Planning and Preparation for Laying Decorative Stone Around a House

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Decorative stone around your house is perfect to cover an area without plants, create a path, or use it as a garden mulch. But it requires the correct initial planning and installation steps to work well. Choosing the right decorative stones and preparing a suitable foundation for them helps make your landscaping project a success.


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Decorative Stone Considerations

Decorative stone doesn't harbor termites, blow away, or require replacement like wood chips and similar options, and they're non-flammable and help suppress weed growth. However, they raise the temperature in the surrounding area and must be treated as a permanent landscape feature after installation. Stone is best suited for plant-free areas, although you can use it with heat-loving perennial plants, such as in a rock or desert garden bed.


Choose Decorative Stone

The type of decorative stone that works best in the space and has the preferred look is the first decision that you need to make. If the main purpose of the stone is purely ornamental, then almost any type will work well. In areas where you expect some foot traffic, such as along a garden path, select larger, smoother stones like river rock. You can also use pea gravel, which is a smaller rock that's similar to river rock with smooth surfaces.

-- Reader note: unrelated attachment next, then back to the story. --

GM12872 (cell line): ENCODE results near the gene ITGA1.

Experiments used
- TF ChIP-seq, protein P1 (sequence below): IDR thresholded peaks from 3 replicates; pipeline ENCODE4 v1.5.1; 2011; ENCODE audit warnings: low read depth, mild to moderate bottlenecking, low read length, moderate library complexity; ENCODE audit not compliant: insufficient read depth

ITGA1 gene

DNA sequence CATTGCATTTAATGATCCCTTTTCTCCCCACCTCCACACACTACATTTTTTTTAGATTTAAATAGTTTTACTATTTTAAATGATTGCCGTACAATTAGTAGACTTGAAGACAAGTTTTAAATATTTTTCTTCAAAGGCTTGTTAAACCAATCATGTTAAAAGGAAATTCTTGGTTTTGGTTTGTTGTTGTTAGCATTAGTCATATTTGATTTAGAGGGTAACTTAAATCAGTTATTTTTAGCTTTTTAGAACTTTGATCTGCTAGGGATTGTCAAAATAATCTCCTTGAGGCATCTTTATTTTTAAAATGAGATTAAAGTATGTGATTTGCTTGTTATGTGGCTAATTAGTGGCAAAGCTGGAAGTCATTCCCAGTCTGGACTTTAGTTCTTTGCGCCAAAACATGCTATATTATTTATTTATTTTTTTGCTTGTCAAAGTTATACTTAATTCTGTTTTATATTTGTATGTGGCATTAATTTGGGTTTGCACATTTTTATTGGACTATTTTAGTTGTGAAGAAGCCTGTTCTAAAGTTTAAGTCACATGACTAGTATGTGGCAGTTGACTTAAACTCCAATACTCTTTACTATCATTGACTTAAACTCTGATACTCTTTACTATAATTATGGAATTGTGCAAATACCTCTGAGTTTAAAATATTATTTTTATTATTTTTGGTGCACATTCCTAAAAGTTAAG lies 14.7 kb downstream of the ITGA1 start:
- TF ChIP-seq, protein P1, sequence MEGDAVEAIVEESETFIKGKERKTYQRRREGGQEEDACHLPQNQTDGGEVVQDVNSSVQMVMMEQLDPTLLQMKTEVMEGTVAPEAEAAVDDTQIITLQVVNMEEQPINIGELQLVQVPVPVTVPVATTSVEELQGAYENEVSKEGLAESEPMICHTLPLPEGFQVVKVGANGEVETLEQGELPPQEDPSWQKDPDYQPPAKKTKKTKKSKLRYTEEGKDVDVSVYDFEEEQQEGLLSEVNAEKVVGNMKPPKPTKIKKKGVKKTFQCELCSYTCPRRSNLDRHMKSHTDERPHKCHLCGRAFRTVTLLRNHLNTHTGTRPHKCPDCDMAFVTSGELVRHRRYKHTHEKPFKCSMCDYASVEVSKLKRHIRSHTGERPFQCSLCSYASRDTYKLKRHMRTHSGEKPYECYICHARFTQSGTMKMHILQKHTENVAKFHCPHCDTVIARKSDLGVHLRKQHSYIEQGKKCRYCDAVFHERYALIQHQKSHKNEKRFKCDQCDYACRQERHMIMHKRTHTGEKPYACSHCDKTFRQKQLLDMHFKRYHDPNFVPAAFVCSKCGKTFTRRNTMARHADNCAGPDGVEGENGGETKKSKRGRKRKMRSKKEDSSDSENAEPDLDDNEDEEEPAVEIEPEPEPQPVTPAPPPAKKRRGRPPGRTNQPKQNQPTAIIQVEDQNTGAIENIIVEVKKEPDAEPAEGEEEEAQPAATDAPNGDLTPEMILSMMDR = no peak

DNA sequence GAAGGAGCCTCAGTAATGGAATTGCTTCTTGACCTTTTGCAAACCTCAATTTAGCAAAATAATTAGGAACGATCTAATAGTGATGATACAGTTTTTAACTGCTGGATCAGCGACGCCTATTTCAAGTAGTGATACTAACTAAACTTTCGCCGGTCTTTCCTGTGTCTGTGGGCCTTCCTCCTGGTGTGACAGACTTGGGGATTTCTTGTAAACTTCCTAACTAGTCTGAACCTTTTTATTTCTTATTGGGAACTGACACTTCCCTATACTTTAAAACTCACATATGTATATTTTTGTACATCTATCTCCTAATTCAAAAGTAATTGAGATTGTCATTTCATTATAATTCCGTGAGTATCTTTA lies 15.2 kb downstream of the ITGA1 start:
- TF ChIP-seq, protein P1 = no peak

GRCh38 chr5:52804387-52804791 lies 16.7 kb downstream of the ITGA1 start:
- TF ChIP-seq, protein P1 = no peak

River rock is also a good choice if drainage is an issue in the space because the larger rocks don't compact and moisture can more easily drain through and into the ground. If you prefer smaller stones that pack down better than river rock yet still provide drainage, volcanic rock, or lava rock, provides a good choice. Keep in mind the sharp edges of volcanic stones make them unsuitable for pathway use.


Measure the Installation Depth

After deciding on a type of stone, determine the amount needed. Begin by deciding on the best depth for the decorative stone bed. Generally, a 3-inch layer is ideal for small stones up to 1 inch in diameter. Larger stones should be about 4 inches deep.

After determining the best depth, measure the square footage of the area where you're installing the stones. A cubic yard of decorative stone will cover 162 square feet at the 2-inch depth, 108 square feet at the 3-inch depth, and 81 square feet at the 4-inch depth.


Prepare the Bed

After you have your stone, the first step for installation begins with clearing the area. Dig up and remove any sod from the site. Pull up weeds completely by their roots and remove any remaining root pieces in the soil so they don't regrow. If the area was exceptionally weedy, water the location and wait seven days for seeds to germinate. After germination, apply a broad spectrum herbicide, such as one containing glyphosate.


Wear safety glasses, a face mask, gloves, and long sleeves when applying the herbicide. Spray it evenly over the installation area, but avoid overspray onto neighboring plants or lawn areas. The herbicide usually kills the remaining weeds within a few hours and it's no longer active in the soil within seven to 10 days.

Decorative Stone Installation Tips

Proper installation of landscaping rocks minimizes later maintenance issues and prevents most problems in the decorative stone bed. Installing edging around the perimeter of the bed, whether you use vinyl edging strips, large stones, or wood edging, keeps the smaller stones in place so they don't migrate to other areas of the yard.

Lay down a layer of landscape fabric over the entire site, overlapping the edges of each fabric sheet by at least 3 inches. This helps keep any remaining weeds from growing and keeps the stones from sinking into the soil. Unlike plastic sheeting, landscape fabric allows water and air to pass through and into the ground. It also lasts longer than plastic.